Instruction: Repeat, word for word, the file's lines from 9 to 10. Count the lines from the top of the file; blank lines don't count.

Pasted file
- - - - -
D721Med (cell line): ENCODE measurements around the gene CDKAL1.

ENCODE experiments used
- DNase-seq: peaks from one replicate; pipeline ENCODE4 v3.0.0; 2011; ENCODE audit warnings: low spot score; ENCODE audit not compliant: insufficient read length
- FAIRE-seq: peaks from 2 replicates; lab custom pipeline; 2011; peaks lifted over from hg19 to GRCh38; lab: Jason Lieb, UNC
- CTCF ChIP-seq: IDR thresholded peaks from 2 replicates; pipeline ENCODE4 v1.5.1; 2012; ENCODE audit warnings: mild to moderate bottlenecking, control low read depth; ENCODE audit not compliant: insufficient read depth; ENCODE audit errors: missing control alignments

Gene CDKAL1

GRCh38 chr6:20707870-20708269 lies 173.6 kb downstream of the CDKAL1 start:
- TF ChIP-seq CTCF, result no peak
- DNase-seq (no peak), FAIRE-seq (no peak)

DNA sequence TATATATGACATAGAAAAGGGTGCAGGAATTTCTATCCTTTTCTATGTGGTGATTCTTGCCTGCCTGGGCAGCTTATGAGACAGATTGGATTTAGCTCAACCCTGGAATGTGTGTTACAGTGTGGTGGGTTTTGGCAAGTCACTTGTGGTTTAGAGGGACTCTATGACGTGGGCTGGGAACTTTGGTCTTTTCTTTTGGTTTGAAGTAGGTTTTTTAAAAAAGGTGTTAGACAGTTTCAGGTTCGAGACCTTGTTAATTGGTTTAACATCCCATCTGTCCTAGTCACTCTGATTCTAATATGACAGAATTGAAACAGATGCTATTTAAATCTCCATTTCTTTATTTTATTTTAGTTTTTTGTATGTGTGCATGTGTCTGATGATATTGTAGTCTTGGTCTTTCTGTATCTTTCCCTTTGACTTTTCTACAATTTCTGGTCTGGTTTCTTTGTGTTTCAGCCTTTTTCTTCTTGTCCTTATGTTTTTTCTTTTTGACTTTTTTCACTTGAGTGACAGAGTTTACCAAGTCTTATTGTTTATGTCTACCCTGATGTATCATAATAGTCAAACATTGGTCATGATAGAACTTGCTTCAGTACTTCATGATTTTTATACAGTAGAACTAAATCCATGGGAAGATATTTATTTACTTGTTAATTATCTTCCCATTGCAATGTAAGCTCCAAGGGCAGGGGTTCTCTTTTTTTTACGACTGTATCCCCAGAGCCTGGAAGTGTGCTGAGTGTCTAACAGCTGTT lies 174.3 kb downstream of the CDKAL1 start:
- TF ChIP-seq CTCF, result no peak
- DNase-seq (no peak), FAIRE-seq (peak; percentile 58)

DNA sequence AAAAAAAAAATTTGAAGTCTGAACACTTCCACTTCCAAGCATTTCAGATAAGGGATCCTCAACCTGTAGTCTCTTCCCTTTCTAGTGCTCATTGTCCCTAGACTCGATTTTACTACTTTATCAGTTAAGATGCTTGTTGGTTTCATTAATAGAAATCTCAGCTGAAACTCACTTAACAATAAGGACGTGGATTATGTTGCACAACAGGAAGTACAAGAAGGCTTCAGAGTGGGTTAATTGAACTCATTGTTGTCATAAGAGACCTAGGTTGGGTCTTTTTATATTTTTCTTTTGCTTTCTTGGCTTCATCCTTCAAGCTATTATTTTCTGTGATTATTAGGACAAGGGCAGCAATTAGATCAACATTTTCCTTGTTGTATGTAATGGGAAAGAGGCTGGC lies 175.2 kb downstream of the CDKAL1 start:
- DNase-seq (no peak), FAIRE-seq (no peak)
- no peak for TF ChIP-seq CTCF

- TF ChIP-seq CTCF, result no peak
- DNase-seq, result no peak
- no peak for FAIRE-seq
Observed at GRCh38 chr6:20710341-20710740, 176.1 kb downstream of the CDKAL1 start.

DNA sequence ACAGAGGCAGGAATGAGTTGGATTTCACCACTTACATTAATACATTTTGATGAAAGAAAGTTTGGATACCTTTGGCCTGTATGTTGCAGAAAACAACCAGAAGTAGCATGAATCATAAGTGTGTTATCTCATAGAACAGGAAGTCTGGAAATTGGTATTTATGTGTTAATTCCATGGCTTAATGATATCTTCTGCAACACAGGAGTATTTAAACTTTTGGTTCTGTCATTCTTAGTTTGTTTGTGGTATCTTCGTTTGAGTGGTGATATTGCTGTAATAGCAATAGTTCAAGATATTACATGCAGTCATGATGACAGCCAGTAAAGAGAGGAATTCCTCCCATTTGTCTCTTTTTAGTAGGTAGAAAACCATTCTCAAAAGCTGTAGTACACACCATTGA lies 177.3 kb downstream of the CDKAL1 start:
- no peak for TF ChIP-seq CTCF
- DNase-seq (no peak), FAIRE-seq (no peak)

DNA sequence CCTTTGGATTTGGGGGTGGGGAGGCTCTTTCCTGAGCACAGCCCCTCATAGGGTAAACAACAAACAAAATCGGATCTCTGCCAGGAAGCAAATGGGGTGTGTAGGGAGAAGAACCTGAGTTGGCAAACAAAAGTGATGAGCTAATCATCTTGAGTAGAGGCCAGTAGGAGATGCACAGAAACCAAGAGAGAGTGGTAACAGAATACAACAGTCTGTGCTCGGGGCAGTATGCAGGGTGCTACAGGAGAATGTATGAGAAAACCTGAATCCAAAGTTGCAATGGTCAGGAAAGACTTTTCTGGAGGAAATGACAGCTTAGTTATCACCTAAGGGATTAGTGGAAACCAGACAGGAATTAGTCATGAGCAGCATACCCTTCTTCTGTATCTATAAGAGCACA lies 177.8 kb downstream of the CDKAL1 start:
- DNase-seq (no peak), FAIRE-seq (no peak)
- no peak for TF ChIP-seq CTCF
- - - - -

- DNase-seq (no peak), FAIRE-seq (no peak)

DNA sequence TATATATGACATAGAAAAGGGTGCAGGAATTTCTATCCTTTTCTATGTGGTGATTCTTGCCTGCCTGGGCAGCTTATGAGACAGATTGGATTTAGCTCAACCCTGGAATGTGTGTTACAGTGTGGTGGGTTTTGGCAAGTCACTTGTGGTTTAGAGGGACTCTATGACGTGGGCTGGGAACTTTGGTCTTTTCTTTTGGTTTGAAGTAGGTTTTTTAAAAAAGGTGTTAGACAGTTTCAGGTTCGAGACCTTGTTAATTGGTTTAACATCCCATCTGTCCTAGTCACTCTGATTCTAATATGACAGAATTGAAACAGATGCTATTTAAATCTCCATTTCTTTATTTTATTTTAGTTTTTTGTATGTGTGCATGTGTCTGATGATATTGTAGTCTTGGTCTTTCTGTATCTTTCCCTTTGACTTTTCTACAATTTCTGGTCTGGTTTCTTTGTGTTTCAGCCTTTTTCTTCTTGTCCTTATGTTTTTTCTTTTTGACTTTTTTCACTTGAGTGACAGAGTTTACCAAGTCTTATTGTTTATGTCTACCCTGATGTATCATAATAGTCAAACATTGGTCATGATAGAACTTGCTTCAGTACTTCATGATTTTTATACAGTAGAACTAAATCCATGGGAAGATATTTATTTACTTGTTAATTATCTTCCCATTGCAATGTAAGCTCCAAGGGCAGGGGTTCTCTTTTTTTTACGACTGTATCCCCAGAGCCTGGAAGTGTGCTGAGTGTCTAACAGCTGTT lies 174.3 kb downstream of the CDKAL1 start: